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Michael Cory Davis // I Stop Traffic

When actor Michael Cory Davis returned from filming a movie in the poverty-stricken areas of Bulgaria in 2003, he was distraught by the level of affluence and superficiality in the California city. While in Bulgaria, his eyes were opened to the issues of extreme poverty and sex trafficking.

“I grew up in Brooklyn, I’ve seen poverty in the streets of Brooklyn,” Davis says. “I know what it feels like, tastes like, and it was still very different to see the level of poverty the Roma children, the gypsy children, lived in.”

Though they live in poverty, Davis says there’s a certain joy that comes from the lack of need for material things. He believes American materialism has contributed to a lack of love toward others in our neighborhoods. “To help people in Cambodia, I just have to give them a check,” he says. “If we help someone here, it means I have to go to downtown L.A., I have to actually see the level of poverty and then I have to physically do something. And most likely I have to do something consistently, and that’s where the problem comes in.”

It’s this perspective that led Davis to found Artists United for Social Justice, an organization that oversees social justice projects. One of their main projects is I Stop Traffic, which raises awareness about sex trafficking—in America and other countries—through documentaries. He produced the films Cargo: Innocence Lost and Svetlana’s Journey and has shown them at colleges and churches across the country, and around the world. At a conference in Egypt, Davis, along with Charlize Theron and Mira Sorvino, met with Egypt’s first lady to discuss sex trafficking.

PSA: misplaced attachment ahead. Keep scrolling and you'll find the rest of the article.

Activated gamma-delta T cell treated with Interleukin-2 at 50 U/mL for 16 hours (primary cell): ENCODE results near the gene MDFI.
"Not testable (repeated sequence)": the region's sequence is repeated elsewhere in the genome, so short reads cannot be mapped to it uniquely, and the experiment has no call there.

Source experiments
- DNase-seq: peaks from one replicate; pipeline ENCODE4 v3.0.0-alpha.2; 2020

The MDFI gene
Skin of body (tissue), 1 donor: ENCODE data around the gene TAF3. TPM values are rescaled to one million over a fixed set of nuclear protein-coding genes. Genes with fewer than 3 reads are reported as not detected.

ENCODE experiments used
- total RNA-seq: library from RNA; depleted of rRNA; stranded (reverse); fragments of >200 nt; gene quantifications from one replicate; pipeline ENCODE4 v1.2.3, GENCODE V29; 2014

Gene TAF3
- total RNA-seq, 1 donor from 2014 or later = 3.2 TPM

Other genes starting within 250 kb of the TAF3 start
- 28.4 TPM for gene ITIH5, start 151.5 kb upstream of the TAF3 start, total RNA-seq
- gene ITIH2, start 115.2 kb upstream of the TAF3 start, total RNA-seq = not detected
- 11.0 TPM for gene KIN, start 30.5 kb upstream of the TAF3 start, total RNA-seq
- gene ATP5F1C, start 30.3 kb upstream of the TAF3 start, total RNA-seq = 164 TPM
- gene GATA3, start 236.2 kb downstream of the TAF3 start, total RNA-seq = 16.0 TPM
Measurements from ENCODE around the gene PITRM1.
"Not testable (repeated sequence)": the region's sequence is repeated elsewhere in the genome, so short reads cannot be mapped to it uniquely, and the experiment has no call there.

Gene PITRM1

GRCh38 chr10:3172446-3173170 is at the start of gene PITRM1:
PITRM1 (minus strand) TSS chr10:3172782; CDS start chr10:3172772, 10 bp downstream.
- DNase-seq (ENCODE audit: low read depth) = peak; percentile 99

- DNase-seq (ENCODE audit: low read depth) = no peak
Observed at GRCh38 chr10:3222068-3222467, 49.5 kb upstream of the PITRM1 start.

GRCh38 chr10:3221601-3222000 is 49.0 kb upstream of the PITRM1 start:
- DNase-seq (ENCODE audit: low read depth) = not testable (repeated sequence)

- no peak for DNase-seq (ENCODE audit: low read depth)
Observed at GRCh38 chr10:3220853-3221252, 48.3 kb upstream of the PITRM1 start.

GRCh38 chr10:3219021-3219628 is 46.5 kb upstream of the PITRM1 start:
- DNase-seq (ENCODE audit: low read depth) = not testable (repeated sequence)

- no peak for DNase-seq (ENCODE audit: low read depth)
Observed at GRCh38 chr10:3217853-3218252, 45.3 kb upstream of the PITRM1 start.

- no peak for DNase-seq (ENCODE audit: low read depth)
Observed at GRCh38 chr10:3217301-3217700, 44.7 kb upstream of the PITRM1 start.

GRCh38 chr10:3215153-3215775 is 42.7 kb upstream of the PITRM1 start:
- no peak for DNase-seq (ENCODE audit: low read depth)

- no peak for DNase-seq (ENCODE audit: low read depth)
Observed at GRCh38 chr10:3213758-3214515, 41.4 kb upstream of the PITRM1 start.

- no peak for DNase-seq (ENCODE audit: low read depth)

The actor wishes to raise awareness about what he believes causes poverty and the issues that surround it: “It’s the lack of awareness of who we are that begets the poverty, that begets the human trafficking.” He believes the difference should begin with church leaders. “I think we have to become a society of change in truth, and I think churches have a major role to play in that,” he says. “That goes back to preachers taking youth groups and social action committees into the streets and getting them active again.”

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Davis says AUSJ wants to help establish workshops and camps to educate the public on social justice issues. “I see the ultimate goal being a network around the world of artists and individuals coming together about this very issue.

“Our true purpose is to love one another and to love ourselves. Not based off of the things that we have acquired or accrued on this planet, but based off of the fact that we all have God inside of us.”  

To learn more, visit istoptraffic.com and ausj.org.

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